Former Punjab and Mumbai police chief Julio Rebeiro tells Ketaki Ghoge that these shootouts have wider public support because people do not have enough faith in judiciary.
Why do police resort to extra-judicial killings?
Extra-judicial killings are akin to murder. However, many encounters, which happened in Mumbai with the underworld were not custodial deaths but shoot-on-sight deaths. One of the reasons for this is that the judicial system does not deliver. If criminals were prosecuted as soon as they were arrested there would have been no extra-judicial killings.
There is public support to this kind of measures because the middle classes feel threatened by the criminals. The judicial system is flawed and often people have little faith in getting justice through legitimate means.
Do such killings have tacit approval from the Government of India?
I can’t speak on behalf of the Government of India. With reference to Mumbai, I can say that there was political approval. Though there are no written orders, such approvals give legitimacy to encounter specialists, who are worshipped as heroes.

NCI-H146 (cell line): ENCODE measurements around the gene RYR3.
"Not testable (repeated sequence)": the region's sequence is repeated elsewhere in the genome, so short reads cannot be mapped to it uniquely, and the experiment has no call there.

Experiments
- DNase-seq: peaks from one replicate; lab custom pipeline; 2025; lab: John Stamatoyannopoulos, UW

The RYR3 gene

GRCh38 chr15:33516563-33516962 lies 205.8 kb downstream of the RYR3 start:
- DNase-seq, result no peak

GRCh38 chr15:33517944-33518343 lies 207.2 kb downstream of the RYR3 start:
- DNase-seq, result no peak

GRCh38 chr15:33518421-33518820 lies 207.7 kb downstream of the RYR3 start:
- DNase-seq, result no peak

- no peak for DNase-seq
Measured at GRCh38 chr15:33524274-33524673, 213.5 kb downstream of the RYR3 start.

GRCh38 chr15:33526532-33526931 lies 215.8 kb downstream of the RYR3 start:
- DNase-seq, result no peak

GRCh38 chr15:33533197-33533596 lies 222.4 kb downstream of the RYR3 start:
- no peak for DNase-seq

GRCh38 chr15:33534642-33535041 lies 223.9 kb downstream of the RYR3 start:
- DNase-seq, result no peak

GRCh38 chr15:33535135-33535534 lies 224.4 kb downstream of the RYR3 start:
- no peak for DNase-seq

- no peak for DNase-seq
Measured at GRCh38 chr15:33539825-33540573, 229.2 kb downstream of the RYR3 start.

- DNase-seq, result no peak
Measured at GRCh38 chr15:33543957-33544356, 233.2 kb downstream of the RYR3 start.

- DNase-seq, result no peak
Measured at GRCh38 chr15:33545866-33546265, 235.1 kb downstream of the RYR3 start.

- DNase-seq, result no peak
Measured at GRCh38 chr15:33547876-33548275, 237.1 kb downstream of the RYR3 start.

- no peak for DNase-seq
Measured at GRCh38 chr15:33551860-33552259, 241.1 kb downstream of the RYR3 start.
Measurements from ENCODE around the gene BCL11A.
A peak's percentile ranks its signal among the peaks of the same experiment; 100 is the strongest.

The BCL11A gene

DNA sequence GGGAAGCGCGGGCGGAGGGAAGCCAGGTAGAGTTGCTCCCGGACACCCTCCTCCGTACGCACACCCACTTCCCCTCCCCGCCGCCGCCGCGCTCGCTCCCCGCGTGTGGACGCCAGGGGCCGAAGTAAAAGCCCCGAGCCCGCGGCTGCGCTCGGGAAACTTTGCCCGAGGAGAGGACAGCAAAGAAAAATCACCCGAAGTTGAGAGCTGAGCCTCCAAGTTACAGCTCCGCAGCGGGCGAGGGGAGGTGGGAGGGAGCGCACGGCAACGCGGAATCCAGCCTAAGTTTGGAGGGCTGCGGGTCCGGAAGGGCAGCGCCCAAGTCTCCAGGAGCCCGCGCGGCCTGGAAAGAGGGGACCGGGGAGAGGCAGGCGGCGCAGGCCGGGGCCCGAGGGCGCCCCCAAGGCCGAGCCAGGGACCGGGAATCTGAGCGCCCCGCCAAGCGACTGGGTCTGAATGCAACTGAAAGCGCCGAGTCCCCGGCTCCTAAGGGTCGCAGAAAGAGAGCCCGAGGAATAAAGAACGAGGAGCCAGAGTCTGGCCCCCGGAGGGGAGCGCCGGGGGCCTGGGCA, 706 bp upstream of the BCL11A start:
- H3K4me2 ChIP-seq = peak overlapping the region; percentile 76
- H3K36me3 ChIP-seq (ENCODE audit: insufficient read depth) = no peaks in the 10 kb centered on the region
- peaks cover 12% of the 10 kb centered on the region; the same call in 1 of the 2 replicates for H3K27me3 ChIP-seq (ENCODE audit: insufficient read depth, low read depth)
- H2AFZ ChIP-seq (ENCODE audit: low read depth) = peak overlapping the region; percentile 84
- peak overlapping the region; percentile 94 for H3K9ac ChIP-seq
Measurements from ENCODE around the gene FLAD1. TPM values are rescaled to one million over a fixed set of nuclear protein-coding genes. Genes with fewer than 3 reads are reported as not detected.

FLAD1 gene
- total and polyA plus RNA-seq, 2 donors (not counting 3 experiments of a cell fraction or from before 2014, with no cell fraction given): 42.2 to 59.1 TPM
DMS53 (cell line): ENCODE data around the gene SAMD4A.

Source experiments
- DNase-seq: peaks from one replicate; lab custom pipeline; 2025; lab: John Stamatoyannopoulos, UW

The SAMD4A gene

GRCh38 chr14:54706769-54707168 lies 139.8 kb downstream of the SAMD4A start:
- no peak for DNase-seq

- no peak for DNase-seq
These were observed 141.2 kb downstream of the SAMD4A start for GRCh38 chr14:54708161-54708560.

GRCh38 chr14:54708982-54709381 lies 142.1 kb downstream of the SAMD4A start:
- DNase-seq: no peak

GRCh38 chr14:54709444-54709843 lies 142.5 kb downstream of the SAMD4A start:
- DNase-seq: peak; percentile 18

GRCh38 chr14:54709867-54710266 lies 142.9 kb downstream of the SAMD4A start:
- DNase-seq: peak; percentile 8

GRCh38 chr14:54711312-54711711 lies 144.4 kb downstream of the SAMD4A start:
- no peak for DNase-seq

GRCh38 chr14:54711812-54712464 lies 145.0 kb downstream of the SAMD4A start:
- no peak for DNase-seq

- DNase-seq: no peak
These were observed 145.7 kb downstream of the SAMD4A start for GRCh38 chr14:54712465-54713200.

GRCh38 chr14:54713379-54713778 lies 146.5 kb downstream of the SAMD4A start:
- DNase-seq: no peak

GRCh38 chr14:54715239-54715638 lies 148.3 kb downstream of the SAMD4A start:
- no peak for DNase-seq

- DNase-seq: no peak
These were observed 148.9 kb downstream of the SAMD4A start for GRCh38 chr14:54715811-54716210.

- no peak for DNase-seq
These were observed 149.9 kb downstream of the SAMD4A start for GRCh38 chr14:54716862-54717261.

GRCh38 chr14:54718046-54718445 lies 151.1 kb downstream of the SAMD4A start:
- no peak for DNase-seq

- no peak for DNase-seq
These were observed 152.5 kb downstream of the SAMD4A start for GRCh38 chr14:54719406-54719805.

Since this is a violation of the rule of law, what needs to be done to curb such violations?
I think if there were no public support, the extra-judicial killings wouldn’t have happened. Even Amnesty International has commented that there is public approval for extra-judicial killings in India. The prosecution process must be speeded up.
Are courts doing enough or should they do more?
When these cases come under their scanner, courts can only do as much as is permitted by the Constitution. Human rights activists can also function as watchdogs. There is a glimmer of hope from the judiciary, especially after the Jessica Lall trial.